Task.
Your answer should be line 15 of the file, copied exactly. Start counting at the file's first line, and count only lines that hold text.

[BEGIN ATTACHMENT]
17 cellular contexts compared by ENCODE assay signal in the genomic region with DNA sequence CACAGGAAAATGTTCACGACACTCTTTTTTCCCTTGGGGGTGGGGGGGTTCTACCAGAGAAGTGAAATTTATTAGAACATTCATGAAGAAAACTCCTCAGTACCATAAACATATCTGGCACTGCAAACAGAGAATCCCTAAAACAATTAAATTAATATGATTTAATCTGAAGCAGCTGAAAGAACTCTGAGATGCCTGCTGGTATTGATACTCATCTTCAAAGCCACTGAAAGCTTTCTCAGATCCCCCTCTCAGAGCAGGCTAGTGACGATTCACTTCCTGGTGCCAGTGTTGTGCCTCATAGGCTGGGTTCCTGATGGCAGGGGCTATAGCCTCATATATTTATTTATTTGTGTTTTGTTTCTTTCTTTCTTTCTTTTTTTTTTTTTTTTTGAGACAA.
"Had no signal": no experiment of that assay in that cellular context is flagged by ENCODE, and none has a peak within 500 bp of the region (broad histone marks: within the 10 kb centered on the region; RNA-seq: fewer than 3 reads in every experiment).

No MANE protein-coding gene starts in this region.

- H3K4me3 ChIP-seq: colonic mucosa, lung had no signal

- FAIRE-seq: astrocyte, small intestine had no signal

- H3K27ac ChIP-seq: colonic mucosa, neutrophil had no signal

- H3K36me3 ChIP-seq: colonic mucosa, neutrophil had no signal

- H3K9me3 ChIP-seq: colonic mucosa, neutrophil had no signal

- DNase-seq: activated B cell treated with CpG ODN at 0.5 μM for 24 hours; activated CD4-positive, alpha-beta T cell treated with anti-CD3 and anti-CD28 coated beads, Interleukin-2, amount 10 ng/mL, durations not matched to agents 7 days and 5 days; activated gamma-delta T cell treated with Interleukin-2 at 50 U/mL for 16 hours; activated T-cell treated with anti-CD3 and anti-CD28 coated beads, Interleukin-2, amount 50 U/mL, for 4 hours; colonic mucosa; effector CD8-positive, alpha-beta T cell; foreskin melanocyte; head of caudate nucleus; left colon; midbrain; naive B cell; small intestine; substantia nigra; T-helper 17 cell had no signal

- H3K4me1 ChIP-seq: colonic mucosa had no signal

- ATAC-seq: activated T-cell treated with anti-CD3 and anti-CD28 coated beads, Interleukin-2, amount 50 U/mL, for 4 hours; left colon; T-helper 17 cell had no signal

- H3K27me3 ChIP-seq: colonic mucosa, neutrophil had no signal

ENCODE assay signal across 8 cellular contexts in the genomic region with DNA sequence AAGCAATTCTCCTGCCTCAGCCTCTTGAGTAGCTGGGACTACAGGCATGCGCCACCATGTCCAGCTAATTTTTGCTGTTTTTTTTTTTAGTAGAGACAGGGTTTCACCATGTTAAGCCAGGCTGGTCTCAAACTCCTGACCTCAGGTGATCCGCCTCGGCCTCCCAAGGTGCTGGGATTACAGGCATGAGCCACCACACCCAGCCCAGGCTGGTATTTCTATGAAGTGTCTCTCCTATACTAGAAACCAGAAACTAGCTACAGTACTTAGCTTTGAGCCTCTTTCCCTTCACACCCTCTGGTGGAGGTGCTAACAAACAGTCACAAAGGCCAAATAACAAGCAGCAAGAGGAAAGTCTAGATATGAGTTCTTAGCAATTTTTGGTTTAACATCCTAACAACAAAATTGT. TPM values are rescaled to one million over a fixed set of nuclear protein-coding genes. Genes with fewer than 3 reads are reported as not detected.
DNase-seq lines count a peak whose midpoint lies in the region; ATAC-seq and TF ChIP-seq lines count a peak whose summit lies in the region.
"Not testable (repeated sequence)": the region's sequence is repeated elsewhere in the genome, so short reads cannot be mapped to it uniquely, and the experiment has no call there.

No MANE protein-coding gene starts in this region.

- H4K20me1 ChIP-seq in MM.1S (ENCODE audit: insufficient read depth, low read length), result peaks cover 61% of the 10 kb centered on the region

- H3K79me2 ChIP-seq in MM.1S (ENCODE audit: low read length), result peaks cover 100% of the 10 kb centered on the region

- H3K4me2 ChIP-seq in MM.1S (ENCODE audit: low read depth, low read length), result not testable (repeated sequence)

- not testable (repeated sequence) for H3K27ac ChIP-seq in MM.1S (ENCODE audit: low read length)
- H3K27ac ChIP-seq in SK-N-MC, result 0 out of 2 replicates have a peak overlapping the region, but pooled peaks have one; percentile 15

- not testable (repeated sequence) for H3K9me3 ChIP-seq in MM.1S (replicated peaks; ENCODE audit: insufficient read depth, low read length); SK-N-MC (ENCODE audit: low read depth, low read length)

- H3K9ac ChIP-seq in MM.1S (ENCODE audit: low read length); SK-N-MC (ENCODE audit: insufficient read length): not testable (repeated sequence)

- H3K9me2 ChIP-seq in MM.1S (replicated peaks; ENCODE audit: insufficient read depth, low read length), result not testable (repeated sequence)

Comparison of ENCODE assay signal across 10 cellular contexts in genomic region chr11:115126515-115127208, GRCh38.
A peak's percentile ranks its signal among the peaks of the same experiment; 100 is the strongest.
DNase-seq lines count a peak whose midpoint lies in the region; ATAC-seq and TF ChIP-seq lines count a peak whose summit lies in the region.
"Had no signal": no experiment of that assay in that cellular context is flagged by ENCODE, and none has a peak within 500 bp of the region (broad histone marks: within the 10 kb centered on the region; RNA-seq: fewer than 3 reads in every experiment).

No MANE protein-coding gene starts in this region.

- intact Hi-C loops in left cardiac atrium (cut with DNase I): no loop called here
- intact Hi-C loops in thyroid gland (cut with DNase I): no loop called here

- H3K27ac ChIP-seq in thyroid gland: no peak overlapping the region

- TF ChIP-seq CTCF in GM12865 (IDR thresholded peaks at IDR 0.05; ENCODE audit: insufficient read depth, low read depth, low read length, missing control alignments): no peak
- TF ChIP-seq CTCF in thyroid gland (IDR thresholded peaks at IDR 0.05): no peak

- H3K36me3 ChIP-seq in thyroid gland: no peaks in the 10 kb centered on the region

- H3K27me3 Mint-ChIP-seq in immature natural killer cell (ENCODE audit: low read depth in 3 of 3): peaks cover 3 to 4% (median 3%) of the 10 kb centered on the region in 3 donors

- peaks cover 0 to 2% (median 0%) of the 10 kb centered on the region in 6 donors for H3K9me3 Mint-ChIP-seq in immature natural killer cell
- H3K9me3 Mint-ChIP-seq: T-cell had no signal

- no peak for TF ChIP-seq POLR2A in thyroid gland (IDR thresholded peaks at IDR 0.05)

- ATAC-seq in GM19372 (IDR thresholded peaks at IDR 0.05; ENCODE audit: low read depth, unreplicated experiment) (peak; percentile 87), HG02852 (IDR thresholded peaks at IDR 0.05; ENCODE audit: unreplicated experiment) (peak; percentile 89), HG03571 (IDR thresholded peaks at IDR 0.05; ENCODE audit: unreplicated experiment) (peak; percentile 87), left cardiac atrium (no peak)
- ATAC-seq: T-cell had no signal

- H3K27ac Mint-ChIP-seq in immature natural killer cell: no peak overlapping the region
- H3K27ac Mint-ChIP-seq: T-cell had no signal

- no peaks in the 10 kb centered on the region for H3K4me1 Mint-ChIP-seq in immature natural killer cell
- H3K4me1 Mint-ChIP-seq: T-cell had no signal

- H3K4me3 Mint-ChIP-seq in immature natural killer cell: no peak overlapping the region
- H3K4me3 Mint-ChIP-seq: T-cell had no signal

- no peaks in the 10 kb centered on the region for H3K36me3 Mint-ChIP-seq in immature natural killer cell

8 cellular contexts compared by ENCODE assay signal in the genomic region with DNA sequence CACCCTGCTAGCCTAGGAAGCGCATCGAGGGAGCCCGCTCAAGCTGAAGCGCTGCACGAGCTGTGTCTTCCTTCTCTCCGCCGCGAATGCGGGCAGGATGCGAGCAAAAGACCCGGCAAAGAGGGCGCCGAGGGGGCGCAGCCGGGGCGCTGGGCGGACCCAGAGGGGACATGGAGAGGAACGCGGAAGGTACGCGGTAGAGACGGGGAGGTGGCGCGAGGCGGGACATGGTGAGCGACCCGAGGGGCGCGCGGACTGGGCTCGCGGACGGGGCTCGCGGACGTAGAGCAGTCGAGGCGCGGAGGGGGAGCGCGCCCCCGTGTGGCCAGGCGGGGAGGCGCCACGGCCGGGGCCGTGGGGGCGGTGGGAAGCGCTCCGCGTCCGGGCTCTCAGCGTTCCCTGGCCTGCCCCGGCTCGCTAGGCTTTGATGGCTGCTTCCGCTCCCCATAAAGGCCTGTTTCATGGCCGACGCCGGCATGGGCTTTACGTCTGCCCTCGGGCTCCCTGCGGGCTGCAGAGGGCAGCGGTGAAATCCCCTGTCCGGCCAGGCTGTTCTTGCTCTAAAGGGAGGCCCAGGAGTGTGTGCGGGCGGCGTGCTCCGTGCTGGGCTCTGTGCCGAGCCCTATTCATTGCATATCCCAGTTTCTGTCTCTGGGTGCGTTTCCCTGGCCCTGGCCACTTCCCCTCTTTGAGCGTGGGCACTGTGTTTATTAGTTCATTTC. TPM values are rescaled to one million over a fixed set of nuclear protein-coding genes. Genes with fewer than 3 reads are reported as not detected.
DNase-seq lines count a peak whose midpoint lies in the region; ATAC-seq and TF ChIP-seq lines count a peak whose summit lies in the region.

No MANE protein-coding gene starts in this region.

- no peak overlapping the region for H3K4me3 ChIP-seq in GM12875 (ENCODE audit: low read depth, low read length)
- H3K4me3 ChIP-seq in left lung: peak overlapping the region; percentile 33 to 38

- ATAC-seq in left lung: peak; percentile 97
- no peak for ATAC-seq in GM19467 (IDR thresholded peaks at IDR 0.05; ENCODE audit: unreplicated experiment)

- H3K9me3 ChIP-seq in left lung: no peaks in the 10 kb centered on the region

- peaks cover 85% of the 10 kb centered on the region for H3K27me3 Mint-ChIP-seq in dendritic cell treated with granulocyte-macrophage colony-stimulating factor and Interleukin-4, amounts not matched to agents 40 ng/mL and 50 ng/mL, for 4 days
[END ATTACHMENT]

"Not testable (repeated sequence)": the region's sequence is repeated elsewhere in the genome, so short reads cannot be mapped to it uniquely, and the experiment has no call there.